Phil Sheldon, one of the world’s foremost golf photographers, has
died at the age of 52 in the North London Hospice, Finchley, after a
Photography was Phil’s passion from an early age
and he studied at Harrow College before getting a job at Sport &
General. One assignment was to doorstep Lord Lucan. After four days
staking out his house he decided Lucan wasn’t going to show up and left
for a squash match. He was duly sacked next morning. He then realised
that sport was the subject that he loved to photograph, and freelanced
for The Sunday Telegraph and The Sunday Times before joining The Mail
on Sunday in 1982.
He returned to the life of a freelance soon
afterwards and over the years he covered all the major championships,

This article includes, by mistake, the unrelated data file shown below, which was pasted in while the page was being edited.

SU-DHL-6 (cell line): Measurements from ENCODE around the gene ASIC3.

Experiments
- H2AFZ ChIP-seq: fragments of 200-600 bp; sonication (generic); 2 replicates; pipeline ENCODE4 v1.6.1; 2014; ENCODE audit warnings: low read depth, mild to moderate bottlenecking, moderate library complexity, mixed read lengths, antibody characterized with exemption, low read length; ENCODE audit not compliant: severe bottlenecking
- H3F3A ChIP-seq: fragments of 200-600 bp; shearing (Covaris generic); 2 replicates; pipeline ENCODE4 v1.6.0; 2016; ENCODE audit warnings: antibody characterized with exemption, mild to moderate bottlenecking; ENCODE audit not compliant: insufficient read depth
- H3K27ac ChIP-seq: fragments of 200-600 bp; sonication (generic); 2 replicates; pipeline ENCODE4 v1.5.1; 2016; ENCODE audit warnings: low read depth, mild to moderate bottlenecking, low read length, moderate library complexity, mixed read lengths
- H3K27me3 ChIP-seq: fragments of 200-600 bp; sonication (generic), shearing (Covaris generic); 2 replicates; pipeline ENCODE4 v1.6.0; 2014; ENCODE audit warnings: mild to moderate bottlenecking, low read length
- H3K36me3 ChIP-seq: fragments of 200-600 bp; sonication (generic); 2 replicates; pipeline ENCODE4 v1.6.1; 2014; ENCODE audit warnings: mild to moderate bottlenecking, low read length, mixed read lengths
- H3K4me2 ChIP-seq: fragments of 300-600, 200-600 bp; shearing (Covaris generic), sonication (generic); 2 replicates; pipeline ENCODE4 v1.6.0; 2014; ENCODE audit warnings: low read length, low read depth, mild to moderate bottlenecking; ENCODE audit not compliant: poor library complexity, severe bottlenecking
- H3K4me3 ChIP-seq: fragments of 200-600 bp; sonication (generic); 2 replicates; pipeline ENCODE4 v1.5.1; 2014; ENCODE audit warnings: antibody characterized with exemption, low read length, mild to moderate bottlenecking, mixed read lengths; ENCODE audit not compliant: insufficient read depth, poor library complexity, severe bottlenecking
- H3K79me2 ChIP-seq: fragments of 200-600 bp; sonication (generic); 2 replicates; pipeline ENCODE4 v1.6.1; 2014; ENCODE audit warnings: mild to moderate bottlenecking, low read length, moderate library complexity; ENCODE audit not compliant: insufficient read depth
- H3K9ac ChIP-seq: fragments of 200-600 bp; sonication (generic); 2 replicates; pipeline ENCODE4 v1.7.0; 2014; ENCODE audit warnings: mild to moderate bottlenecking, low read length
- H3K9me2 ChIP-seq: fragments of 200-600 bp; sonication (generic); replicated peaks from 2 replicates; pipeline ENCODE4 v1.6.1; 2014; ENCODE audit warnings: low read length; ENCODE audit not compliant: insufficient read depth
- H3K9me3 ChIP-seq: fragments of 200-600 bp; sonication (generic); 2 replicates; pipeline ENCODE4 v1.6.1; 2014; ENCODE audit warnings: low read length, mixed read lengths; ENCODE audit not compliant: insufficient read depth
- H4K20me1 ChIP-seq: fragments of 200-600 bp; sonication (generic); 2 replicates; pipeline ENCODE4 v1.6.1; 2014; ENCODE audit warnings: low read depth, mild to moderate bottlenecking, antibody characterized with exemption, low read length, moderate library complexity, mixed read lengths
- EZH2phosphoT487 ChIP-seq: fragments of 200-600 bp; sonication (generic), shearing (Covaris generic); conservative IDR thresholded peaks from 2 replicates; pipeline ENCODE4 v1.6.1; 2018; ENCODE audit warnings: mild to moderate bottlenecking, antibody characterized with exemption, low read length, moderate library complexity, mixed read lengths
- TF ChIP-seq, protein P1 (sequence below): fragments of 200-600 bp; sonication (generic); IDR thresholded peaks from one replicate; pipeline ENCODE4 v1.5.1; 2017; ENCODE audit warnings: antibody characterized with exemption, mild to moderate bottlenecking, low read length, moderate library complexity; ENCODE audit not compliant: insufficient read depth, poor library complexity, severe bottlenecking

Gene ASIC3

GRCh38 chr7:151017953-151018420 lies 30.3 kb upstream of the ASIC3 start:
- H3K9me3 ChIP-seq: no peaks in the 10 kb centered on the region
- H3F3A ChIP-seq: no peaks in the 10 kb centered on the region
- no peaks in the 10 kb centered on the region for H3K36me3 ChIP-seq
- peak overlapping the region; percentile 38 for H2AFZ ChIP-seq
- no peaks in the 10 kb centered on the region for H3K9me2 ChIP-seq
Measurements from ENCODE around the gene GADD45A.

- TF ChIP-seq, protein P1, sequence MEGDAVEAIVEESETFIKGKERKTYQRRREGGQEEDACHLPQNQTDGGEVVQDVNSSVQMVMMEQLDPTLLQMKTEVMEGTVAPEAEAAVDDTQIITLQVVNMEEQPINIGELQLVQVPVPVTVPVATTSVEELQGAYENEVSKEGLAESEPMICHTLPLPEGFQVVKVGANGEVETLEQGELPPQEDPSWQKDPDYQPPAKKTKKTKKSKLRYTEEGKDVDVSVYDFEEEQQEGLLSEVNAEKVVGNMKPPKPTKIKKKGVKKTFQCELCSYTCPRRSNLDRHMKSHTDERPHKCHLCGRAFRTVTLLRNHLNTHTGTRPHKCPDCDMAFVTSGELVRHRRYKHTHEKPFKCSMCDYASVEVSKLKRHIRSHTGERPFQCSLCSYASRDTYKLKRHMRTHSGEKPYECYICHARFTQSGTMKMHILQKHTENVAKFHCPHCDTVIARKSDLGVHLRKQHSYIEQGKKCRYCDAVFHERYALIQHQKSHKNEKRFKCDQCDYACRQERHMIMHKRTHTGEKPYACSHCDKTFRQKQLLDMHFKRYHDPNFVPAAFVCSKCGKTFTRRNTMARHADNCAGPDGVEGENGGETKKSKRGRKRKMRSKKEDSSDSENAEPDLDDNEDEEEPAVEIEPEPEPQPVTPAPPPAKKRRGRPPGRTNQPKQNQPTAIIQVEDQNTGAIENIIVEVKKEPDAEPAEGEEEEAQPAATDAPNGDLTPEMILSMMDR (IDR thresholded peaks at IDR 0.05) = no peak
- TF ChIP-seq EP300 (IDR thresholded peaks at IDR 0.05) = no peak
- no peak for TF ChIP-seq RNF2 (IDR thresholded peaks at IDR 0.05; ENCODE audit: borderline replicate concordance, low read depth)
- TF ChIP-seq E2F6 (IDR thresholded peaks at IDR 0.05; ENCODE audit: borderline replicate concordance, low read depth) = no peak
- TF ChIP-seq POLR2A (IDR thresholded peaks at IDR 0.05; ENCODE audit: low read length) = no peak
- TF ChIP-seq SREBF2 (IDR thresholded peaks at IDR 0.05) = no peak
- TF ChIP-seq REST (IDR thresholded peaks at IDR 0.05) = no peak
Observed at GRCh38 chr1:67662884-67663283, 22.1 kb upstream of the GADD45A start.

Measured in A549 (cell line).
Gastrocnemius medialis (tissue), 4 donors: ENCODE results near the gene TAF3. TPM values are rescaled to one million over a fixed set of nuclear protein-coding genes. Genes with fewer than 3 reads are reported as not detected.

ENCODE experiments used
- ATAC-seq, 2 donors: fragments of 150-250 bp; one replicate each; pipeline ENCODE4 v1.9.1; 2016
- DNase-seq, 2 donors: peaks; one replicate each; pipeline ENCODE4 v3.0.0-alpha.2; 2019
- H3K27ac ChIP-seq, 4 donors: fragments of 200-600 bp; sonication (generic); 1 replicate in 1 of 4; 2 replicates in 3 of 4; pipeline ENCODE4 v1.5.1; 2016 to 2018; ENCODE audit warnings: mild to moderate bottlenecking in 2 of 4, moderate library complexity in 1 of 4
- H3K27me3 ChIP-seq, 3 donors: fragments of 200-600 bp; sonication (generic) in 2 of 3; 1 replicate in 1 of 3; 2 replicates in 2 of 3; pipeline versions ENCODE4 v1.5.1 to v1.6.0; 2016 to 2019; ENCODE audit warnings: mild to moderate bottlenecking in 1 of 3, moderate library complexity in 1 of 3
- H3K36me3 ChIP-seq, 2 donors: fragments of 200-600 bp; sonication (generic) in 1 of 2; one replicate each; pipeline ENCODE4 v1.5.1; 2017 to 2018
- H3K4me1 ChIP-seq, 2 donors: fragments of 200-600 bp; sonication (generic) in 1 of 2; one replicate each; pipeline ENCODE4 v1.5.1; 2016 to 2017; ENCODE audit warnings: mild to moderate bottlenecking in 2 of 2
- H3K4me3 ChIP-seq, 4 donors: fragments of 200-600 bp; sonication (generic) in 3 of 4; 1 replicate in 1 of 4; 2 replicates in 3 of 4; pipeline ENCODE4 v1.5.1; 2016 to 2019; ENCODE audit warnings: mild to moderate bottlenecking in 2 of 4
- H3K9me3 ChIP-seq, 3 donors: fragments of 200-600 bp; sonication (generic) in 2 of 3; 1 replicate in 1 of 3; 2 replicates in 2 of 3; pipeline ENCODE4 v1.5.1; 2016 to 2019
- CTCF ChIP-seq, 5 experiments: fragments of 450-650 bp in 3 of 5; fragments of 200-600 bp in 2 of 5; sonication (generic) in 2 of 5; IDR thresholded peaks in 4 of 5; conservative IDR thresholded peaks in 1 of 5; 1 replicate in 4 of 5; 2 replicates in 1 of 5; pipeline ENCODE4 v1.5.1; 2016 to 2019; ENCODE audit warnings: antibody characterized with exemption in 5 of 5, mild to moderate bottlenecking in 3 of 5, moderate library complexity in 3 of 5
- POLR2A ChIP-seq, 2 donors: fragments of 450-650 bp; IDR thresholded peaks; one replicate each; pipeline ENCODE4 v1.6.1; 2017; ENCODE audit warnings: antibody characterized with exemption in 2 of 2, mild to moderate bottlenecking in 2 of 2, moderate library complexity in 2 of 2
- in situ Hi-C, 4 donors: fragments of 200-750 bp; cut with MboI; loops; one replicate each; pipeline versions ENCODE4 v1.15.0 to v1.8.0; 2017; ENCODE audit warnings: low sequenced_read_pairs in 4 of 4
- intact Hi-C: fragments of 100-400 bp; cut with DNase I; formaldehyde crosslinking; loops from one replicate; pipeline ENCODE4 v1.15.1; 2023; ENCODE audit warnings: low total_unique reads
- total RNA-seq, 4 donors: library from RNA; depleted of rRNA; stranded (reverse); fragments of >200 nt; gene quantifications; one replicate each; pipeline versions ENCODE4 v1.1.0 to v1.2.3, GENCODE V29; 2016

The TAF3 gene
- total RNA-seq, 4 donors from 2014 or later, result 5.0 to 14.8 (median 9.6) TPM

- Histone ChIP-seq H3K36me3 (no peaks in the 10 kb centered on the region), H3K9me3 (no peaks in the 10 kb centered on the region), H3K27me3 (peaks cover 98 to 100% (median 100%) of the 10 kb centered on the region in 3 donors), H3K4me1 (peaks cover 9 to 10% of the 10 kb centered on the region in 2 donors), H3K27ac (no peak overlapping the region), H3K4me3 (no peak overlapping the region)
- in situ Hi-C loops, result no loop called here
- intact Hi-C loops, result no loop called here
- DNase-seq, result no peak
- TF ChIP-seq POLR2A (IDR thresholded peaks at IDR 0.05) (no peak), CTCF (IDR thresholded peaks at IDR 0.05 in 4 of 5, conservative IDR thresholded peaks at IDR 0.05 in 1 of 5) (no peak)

comprising 24 Masters Tournaments, 21 US Open Championships, 25 Open
Championships, 18 US PGA Championships and 11 Ryder Cups.
photographed more than 300 golf courses during his illustrious career
and was voted Specialist Sports photographer of the Year by Sport
England an unprecedented three times.
In 2004, he was the first
recipient of the Lawrence Levy Lifetime Achievement Award, to honour
outstanding work in golf photography, presented in conjunction with
Golf International magazine.
His dramatic shot of Paul McGinley’s
winning putt in The 2002 Ryder Cup took first place in Golf World’s
@Golf’s ‘Greatest Photos’ roll of honour, and is included in Phil’s
last book, Golfing Days, which was published last year.
book’s foreword, BBC broadcaster Peter Alliss wrote: “Phil Sheldon is a
tremendous photographer, has an engaging personality and is real
Phil leaves his wife, Gill, and sons Jack (12) and Alfie (six).